Prosecutor: Sexual assaults, homosexual affairs in 'religious group' led by murder victim's husband

KANSAS CITY, Mo. - The Jackson County Prosecutor has weighed in on the investigation into Bethany Deaton's death and the "religious community" at the center of it all.

Prosecutor Jean Peters-Baker reiterated Tuesday that the investigation is still active, and detectives are gathering information and statements from people tied to the killing.

Micah Moore, who confessed to Deaton's murder Friday, entered a Jackson County courthouse for the first time Monday morning. He is the only person currently charged in her death, facing one county of first-degree murder. He is being held on $250,000 cash bond.

RELATED | Man charged with murder made to look like suicide http://tinyurl.com/cddshus

Deaton was found dead in a van near Longview Lake on Oct. 30. Her death was set up to look like a suicide.

According to her parents, Deaton was a nurse and a newlywed.

Court documents reveal a grimmer picture.

RELATED | Parents of slain nurse pray for answers: http://tinyurl.com/bj9pt88

According to the probable cause statement, Deaton's husband led a "religious group" that gathered in Grandview, Mo., where she and others were victims of sexual assault.

"There was a series of affairs going on between the decedent and other roommates in the home, and also homosexual affairs going on with the spiritual leader of this group, Mr. Deaton," explained Peters-Baker.

The prosecutor and detectives are staying tight lipped about any additional persons of interest. However, Moore's confession includes an admission that Tyler Deaton, Bethany's husband, told him to kill her.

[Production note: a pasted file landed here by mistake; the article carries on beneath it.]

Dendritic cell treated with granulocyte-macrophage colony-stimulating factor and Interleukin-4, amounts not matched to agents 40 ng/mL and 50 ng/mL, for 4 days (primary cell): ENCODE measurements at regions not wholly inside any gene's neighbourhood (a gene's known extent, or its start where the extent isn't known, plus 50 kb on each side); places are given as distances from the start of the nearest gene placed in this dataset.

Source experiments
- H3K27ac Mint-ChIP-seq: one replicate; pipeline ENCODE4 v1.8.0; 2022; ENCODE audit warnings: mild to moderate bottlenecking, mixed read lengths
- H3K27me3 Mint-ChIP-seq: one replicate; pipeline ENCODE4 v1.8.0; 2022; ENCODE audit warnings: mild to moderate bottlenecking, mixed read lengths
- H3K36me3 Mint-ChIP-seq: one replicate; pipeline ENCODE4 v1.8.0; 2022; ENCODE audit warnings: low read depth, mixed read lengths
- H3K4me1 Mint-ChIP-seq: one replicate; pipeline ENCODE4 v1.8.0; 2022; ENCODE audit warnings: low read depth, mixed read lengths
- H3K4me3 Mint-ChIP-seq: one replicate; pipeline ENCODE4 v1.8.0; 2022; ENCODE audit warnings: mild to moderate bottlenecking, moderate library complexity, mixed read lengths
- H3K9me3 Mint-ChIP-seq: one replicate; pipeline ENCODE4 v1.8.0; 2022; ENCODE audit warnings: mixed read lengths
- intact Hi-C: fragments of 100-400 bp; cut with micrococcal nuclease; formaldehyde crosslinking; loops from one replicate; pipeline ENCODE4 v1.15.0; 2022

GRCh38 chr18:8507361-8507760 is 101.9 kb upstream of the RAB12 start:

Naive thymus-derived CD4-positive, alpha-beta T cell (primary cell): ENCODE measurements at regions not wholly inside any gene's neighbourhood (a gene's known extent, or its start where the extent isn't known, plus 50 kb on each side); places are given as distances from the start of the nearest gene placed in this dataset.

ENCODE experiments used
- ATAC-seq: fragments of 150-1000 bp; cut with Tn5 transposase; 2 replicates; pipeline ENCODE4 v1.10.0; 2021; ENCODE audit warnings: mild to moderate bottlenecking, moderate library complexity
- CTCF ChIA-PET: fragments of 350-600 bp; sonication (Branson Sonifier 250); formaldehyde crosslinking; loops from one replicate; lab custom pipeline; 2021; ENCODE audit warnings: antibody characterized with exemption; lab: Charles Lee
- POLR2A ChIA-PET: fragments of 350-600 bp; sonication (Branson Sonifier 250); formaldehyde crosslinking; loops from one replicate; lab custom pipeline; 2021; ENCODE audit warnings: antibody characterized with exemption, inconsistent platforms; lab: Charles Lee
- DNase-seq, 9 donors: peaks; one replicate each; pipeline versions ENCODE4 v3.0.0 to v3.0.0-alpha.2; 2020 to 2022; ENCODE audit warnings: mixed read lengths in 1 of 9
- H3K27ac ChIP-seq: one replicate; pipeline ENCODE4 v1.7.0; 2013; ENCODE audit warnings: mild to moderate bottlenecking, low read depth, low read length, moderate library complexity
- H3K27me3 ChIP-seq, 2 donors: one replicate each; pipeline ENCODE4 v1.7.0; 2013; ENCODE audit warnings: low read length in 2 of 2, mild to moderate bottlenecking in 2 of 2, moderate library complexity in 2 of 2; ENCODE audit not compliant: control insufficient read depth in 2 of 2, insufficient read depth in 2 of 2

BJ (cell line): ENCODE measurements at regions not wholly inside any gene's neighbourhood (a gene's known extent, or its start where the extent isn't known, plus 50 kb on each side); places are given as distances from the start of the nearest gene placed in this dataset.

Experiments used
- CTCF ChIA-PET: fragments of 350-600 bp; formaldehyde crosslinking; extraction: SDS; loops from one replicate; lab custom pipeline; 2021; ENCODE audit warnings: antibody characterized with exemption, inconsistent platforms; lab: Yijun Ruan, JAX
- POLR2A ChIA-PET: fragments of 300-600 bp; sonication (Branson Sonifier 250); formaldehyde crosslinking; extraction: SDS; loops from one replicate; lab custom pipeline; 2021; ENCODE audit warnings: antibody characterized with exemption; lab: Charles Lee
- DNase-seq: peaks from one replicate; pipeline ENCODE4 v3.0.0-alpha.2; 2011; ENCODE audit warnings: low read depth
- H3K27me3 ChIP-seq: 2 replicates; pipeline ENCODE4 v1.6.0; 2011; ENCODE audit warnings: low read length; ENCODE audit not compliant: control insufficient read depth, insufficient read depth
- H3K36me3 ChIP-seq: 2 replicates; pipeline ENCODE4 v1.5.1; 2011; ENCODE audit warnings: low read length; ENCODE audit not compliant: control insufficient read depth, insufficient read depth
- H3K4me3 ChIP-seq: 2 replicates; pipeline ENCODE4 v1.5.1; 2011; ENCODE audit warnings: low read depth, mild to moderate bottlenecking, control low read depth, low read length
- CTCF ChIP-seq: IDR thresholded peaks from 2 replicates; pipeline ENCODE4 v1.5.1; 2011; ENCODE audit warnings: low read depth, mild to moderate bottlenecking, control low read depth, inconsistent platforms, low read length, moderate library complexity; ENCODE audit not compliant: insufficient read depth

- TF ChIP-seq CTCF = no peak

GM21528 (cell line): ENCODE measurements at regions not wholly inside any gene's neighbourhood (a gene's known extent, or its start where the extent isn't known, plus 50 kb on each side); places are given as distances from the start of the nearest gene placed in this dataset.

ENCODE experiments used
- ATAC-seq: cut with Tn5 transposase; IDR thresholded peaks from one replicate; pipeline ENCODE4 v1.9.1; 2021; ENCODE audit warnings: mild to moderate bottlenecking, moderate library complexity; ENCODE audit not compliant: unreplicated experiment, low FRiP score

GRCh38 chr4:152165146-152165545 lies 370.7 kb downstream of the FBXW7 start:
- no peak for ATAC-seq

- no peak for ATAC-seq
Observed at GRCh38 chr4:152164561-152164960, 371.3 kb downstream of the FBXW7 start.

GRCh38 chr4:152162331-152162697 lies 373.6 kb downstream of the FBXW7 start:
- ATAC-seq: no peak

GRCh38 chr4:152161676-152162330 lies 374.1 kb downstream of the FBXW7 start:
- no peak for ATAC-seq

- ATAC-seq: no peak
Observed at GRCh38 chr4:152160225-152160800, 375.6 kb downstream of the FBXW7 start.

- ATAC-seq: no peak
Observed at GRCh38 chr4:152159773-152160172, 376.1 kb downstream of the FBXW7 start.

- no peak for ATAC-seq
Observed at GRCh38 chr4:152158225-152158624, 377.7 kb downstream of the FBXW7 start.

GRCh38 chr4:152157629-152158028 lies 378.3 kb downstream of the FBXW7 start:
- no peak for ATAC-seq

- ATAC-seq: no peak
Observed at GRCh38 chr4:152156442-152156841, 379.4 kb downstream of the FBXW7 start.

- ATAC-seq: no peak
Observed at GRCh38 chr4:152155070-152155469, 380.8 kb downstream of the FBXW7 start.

READ | Probable cause statement: http://tinyurl.com/ajuq9uh

"In this particular case, I know there is a lot of interest in other parties in this case. I have to encourage you that this is still under investigation. I cannot stress that enough that this is still under investigation. We are encouraging people who may have information to please come forward," Peters-Baker said.

Moore, Bethany and Tyler Deaton all have ties to the International House of Prayer, which is based in Kansas City.

IHOP released a statement Monday separating itself from the alleged deviant behavior. IHOP University President Allen Hood said, "Since Bethany's death it has come to light that over five years ago, both she and Mr. Moore joined an independent, close-knit, religious group in Georgetown, Texas."

The prosecutor would not comment on the fact that this case could have slipped by as a suicide. But she said it is not an uncommon occurrence for crimes to be classified first as a suicide and then be changed to a homicide. On Tuesday, Peters-Baker stated her office now knows how Bethany Deaton died. They will continue investigation and prosecute accordingly.

If you know anything about what happened to Deaton, call the Jackson County Sheriff's Office.

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